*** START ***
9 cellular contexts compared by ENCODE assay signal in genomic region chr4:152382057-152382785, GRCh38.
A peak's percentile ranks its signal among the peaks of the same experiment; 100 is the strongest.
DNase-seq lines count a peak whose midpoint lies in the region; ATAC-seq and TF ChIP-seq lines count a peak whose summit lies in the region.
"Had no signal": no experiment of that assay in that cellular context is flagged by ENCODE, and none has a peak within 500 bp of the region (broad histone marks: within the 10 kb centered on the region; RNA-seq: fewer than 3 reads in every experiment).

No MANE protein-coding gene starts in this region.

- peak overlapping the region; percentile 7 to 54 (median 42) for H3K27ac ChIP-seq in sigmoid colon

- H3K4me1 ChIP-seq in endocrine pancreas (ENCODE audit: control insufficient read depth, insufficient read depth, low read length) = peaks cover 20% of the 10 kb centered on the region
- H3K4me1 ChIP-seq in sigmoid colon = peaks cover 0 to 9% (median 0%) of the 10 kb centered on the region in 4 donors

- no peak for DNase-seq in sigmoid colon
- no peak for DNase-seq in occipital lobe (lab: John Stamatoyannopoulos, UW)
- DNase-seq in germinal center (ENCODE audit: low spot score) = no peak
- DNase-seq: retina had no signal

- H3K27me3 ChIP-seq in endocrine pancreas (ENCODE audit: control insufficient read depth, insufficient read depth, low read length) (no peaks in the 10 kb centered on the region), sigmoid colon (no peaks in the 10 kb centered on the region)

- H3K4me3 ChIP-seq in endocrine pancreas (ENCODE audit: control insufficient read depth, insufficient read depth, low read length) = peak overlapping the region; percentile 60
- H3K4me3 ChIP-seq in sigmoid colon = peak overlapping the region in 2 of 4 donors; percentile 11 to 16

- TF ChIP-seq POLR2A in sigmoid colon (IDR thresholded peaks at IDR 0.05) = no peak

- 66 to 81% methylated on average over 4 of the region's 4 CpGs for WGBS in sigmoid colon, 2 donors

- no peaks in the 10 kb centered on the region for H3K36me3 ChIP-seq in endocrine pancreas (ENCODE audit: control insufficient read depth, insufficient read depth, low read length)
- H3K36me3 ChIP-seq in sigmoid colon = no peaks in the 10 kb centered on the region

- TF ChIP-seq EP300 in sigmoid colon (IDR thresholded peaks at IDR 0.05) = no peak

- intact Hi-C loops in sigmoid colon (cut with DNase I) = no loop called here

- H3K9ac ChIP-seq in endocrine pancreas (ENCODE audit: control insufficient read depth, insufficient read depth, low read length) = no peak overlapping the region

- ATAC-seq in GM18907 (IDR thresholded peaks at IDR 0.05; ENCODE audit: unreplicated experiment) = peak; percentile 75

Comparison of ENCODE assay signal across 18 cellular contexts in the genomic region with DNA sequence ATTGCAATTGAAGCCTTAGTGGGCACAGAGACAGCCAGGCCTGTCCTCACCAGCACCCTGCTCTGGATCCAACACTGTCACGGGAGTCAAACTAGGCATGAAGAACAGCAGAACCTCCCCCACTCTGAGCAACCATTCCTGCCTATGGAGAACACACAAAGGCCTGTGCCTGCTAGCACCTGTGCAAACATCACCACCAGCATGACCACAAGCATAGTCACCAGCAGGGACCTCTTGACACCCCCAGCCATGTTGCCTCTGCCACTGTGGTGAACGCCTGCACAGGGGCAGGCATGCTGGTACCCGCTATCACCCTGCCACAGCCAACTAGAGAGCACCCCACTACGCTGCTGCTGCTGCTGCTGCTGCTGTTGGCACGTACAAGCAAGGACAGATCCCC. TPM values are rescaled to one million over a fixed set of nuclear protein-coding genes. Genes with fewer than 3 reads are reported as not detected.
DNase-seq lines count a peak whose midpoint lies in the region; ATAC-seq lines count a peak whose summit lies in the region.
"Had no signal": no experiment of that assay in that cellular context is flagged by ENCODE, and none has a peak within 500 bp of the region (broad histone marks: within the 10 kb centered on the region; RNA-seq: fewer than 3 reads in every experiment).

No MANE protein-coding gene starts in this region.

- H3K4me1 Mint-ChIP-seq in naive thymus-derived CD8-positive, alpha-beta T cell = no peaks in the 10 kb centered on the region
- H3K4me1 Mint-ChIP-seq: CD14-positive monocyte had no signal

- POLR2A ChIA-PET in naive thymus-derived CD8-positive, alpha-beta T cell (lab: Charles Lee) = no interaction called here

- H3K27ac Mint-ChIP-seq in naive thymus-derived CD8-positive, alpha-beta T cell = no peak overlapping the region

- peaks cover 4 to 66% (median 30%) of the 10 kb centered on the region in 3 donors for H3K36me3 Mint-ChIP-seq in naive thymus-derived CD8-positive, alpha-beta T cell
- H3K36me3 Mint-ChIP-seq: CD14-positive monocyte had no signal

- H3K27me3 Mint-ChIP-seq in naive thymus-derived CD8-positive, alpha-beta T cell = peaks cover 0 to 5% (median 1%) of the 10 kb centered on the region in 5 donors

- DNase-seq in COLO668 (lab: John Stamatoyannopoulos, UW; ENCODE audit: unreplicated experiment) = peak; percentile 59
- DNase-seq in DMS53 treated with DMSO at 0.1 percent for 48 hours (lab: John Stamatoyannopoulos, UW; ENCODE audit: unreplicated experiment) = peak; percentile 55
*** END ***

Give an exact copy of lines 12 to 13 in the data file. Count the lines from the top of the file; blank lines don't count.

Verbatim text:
- DNase-seq: retina had no signal

- H3K27me3 ChIP-seq in endocrine pancreas (ENCODE audit: control insufficient read depth, insufficient read depth, low read length) (no peaks in the 10 kb centered on the region), sigmoid colon (no peaks in the 10 kb centered on the region)